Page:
In a span of only a few hours, nurses at a Florida hospital operated by the giant Tenet Healthcare Corporation mistakenly gave two pregnant women a drug commonly used to force dead fetuses out of the womb. One woman lost two unborn twins and the second gave premature birth to a daughter who suffered severe brain damage.
One of the women is now suing Tenet in cases that safety advocates say underscore the continuing problem of prescription errors that should and could old be easily caught.
"These two women were supposed to be safe, on bed rest, and the worst possible thing happened to them," said David Kelly, an attorney representing Tesome Sampson, and her 11-month old daughter Traniya, who suffered brain damage and remains hospitalized due to health complications.
Sampson was five-and-a-half months pregnant when her doctor ordered her to strict bed rest at St. Mary's Medical Center in West Palm Beach last August.
But instead of giving her the progesterone suppositories the doctor had ordered to prevent premature labor, the hospital staff mistakenly gave her a dosage of Prostin, a powerful drug used to induce labor and expel fetuses out of the womb after miscarriages, according to a complaint filed in a Florida court.
After four hours of extreme abdominal pain and cramping, Sampson gave birth to Traniya, expelling her in a commode after nurses said she just "needed to have a bowel movement."
Kelly says that incident involving the twins, which happened just hours earlier, should have made the hospital staff more cautious in administering the medication, but instead they missed numerous opportunities to catch the error.
St. Mary's Medical Center, which is operated by hospital giant Tenet Healthcare, apologized to the Sampson family in a statement release yesterday and acknowledged the mistake. The hospital described the incidents as "an unfortunate error that occurred despite the safeguards we have in place."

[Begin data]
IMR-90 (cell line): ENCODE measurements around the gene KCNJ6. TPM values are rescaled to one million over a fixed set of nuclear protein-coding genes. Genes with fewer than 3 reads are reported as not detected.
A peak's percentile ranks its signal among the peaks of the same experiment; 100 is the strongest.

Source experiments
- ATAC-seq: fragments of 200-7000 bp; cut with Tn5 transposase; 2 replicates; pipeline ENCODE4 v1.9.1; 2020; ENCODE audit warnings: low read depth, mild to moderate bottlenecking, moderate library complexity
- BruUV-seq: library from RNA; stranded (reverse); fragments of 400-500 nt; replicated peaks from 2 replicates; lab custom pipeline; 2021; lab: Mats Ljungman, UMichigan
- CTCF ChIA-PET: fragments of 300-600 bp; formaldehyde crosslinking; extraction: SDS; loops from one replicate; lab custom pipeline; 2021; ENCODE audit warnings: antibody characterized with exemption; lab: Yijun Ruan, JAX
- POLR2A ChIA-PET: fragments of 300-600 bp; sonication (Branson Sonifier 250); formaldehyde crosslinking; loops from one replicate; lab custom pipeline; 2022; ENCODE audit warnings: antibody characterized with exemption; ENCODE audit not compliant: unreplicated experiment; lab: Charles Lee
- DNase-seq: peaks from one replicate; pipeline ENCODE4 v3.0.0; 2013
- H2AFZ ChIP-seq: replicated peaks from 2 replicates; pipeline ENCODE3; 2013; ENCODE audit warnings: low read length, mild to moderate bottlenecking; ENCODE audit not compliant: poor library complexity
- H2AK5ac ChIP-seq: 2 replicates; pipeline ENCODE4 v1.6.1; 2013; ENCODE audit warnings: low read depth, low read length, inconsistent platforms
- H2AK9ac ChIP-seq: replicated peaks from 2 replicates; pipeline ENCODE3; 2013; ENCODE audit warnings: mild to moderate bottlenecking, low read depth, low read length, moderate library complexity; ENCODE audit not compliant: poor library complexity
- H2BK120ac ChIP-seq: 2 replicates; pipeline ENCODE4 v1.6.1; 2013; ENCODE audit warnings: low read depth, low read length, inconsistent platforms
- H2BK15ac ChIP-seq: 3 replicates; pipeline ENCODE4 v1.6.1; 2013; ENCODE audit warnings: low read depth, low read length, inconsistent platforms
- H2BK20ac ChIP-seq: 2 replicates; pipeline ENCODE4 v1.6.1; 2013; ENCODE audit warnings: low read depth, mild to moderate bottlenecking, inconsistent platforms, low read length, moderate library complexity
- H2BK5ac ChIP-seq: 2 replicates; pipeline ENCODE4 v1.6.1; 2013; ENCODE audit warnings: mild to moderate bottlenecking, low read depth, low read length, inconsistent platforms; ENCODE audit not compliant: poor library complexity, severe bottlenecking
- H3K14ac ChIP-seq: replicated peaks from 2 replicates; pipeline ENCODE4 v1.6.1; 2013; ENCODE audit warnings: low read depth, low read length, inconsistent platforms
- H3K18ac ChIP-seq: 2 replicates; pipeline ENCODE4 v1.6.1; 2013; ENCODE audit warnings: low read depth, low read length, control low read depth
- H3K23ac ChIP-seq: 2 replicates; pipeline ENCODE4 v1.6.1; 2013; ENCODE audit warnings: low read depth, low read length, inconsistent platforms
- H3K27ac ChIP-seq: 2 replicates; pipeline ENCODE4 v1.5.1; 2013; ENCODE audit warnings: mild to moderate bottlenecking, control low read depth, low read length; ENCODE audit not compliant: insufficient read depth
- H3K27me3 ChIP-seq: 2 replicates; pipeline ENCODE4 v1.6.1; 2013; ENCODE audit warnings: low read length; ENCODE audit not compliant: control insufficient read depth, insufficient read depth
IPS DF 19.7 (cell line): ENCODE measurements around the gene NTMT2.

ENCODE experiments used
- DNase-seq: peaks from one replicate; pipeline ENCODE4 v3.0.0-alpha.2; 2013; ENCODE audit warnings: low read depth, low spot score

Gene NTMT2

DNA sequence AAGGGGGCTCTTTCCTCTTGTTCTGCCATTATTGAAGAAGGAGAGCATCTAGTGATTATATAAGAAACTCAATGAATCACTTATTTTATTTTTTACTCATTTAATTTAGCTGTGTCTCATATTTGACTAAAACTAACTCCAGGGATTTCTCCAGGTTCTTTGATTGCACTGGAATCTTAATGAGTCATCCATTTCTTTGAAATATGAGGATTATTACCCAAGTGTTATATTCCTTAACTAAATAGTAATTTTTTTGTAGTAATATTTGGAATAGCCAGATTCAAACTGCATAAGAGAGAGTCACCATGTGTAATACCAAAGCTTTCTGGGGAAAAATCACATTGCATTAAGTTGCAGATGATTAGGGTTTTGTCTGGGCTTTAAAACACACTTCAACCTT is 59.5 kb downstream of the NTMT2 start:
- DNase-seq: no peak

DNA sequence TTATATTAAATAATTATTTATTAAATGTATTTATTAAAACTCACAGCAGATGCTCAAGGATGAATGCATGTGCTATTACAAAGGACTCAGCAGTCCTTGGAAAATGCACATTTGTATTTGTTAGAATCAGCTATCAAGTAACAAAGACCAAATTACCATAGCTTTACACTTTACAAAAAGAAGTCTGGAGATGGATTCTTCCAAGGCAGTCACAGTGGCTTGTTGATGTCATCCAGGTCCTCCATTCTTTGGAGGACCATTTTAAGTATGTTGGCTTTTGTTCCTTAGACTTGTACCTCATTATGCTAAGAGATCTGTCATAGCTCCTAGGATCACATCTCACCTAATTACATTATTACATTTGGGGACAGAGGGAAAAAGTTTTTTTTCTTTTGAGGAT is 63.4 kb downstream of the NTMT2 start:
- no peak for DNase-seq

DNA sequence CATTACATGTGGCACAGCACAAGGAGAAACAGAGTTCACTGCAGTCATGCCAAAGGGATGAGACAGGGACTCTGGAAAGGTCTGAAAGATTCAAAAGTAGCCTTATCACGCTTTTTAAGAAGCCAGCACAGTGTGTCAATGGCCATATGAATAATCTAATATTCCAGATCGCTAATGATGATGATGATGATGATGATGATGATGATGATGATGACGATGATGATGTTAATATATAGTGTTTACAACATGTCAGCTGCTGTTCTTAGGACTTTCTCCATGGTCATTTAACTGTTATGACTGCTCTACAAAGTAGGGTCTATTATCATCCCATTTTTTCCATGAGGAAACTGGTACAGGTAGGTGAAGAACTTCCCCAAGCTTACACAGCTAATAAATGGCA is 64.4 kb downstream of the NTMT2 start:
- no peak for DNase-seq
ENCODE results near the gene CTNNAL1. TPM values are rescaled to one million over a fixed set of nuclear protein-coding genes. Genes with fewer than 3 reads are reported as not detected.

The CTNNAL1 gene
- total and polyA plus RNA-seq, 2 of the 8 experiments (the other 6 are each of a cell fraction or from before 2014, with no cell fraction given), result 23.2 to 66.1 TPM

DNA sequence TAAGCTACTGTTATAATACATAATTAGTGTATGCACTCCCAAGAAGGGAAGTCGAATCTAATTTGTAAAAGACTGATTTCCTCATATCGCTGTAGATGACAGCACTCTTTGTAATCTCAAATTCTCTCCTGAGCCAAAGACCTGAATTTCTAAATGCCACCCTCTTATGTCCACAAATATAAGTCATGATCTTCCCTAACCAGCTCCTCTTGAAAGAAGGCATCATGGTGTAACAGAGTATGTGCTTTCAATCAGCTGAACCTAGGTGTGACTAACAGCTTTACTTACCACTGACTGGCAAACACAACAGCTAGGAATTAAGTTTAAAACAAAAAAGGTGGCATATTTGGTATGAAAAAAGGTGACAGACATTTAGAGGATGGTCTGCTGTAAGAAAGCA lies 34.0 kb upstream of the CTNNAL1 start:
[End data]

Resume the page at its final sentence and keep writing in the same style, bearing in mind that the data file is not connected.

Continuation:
A hospital spokesman did not respond to questions about the incident involving the twins. However, the hospital issued a very similar statement and apology last year, according to local news reports.
Medication safety advocates say such serious yet avoidable errors continue to occur, despite a decade-long effort to improve hospital systems.
"There really are so many things that can go wrong -- so many procedures, processes, changes in personnel," said Michael Cohen of the Institute for Safe Medication Practices, a Pennsylvania-based non-profit group dedicated to medication error prevention.
Studies estimate that 400,000 preventable drug-related injuries occur every year, according to a 2006 by the National Academies' Institute of Medicine.
Often, the mistake originates with a doctor's scribbled handwriting, which appears to have been a contributing factor in the Sampson case. Part of the problem, says Cohen, is that only 10 to 12% of hospitals have computerized systems that can be used by doctors.
Look-alike and sound-alike drugs are also a source of concern. For example, Cohen's group has compiled a list of more than a thousand commonly confused drugs.
Cohen says that when tragic errors like the ones at St. Mary's occur, hospitals have a responsibility to work with federally certified patient safety organizations to conduct a top-to-bottom review of hospital procedures and systems to ensure such errors never happen again.